From Ashes to Honor - Loree Lough
Released September 2011
Reviewed by Tracy Farnsworth
In the Bible, it says "Thou shalt love thy neighbor as thyself." That plays a pretty important part in From Ashes to Honor. I don't like giving reviews that have spoilers, but to really review this book, I have to start by saying that anyone reading this book expecting a Christian romance is going to be sadly disappointed. The book's ending is as far from an expected ending in a romance as is humanly possible.
From Ashes to Honor is the first book in the First Responder series. It's well-written and I liked many of the characters, but by the end I was really disgusted. Up until that point, I'd been led to believe I was reading a romance, but I don't know if I could qualify it that way at the end. It's extremely realistic and sad at the same time.
Mercy Samara is a NYC counselor and sees her share of the fall out after 9/11. One of her patients, police officer Austin Finley is showing so much anger that Mercy recommends desk duty. Austin's not happy with that choice and ultimately leaves the police force.
For Austin, 9/11 will forever be the day that he dodged a call from his twin brother only to learn that call was his brother saying goodbye after realizing that he would never make it out of the World Trade Center where he worked. Austin also lost his partner that day. He's angry and even madder with Mercy for being the reason he is demoted.
Years later, the pair meet again in Baltimore. Austin is now a paramedic and Mercy is a high school guidance counselor. They click and the romance begins. The problem is Mercy doesn't believe in God and Austin could needs her to believe. He's putting everything he has into convincing her because he cannot commit to a woman who doesn't believe.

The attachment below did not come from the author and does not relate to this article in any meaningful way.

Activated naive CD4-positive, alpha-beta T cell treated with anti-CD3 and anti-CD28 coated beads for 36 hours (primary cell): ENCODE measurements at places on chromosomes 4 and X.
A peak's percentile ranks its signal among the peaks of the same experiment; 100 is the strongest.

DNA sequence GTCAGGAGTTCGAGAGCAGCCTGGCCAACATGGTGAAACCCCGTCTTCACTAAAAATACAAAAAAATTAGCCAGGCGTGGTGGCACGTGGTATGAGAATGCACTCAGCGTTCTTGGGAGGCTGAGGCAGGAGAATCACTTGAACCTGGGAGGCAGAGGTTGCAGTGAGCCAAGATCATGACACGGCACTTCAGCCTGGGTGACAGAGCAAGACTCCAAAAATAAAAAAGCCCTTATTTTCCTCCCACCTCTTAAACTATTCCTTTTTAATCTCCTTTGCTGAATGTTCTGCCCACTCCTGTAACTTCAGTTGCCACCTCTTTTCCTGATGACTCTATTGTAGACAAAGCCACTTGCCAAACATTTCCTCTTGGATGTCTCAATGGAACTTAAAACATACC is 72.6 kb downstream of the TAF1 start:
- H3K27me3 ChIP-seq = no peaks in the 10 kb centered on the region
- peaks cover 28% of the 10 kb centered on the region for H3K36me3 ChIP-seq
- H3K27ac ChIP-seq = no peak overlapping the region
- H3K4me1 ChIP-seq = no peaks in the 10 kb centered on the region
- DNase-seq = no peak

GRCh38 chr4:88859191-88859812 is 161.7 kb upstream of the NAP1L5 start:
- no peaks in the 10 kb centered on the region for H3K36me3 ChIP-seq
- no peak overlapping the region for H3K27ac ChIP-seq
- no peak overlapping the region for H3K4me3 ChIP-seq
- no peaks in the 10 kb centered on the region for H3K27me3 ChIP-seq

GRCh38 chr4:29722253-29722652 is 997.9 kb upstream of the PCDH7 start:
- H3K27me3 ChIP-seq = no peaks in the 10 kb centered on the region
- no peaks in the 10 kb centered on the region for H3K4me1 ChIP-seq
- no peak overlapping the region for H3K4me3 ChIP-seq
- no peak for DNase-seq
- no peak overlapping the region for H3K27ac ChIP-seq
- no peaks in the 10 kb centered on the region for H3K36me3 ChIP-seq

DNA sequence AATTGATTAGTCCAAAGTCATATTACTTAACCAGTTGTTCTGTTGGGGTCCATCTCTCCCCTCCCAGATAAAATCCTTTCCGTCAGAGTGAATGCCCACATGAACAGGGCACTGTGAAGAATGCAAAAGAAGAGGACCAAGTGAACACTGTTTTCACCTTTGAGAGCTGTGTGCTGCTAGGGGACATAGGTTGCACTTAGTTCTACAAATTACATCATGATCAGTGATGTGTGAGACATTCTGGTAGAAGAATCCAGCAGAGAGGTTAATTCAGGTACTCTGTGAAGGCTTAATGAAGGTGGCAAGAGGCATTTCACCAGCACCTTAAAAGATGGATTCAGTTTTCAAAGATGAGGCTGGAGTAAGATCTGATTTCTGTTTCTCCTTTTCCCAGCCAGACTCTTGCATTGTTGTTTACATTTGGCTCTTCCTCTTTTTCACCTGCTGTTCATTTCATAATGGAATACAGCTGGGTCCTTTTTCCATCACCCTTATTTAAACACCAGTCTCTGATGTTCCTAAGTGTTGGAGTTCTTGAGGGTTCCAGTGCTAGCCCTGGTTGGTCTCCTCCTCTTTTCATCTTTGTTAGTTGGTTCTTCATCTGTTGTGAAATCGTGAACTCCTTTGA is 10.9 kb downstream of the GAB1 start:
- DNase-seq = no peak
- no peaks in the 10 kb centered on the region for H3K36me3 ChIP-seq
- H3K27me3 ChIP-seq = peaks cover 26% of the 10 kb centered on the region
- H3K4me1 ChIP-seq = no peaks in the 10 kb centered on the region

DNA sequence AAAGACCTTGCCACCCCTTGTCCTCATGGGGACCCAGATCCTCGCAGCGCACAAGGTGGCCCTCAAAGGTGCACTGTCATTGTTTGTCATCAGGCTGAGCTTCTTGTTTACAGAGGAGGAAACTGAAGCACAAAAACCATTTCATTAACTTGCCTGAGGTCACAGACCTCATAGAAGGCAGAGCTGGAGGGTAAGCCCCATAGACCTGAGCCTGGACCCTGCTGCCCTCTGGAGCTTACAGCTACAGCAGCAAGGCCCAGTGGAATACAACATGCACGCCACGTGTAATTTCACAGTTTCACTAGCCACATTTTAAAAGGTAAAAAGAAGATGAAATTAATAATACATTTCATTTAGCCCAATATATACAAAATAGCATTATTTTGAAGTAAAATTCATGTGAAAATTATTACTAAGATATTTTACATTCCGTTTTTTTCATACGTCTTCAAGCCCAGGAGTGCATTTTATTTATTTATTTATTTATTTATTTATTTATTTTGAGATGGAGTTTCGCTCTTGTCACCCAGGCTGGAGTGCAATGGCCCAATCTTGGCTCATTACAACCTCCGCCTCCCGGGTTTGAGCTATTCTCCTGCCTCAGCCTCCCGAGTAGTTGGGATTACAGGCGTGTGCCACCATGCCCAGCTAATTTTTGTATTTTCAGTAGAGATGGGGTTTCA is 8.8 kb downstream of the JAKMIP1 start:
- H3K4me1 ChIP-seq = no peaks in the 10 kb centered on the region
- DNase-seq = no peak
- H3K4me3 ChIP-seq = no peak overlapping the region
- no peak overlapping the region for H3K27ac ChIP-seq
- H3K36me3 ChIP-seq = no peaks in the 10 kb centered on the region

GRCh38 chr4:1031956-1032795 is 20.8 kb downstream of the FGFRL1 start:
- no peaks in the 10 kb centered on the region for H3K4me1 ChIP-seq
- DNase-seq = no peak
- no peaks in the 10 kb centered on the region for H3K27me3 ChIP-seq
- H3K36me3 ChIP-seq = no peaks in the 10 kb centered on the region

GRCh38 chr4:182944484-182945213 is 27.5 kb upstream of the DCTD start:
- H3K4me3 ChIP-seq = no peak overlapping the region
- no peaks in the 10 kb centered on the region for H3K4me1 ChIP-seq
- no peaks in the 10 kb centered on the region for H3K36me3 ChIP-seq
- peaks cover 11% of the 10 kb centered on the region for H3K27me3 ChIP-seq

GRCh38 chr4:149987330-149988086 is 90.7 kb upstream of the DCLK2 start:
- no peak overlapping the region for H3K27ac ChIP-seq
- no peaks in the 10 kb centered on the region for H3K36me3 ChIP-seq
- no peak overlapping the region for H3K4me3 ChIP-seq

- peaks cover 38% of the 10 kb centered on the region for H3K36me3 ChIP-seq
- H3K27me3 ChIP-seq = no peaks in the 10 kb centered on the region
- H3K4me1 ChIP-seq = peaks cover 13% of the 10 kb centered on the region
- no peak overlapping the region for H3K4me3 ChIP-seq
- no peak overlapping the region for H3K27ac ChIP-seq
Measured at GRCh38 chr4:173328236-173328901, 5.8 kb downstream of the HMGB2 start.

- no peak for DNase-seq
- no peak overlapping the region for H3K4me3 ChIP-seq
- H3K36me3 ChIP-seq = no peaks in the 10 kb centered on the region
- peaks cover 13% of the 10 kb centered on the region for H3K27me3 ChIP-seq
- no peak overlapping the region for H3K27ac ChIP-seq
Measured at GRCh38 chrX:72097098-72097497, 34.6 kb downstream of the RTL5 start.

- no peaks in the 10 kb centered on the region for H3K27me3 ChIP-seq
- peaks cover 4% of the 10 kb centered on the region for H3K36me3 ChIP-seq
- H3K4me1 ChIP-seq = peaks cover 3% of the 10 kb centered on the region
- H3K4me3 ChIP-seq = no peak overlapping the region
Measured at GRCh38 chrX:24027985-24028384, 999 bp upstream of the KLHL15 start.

One thing that immediately came to mind is a show Morgan Spurlock did. He had a series called 30 Days. During this series, either Spurlock or someone hired to do the show would enter a situation/job that made them very uncomfortable and had to fully immerse themselves in that situation for 30 days. There was one episode where a very Christian woman had to live in an atheist family's home. Many of her actions towards this family bothered me, but it's when she attended an atheist group meeting that she started learning of the cruel behavior people in this group were experiencing. Supposed Christians treated many of these atheists cruelly making me wonder if they simply don't read the Ten Commandments or feel they are above those teachings.
I got that same feeling from From Ashes to Honor's very abrupt ending. Mercy didn't believe, therefore she wasn't good enough. I liked her character, she had valid reason to be angry with God. Because of the treatment she received in the end, however, I definitely disliked the book.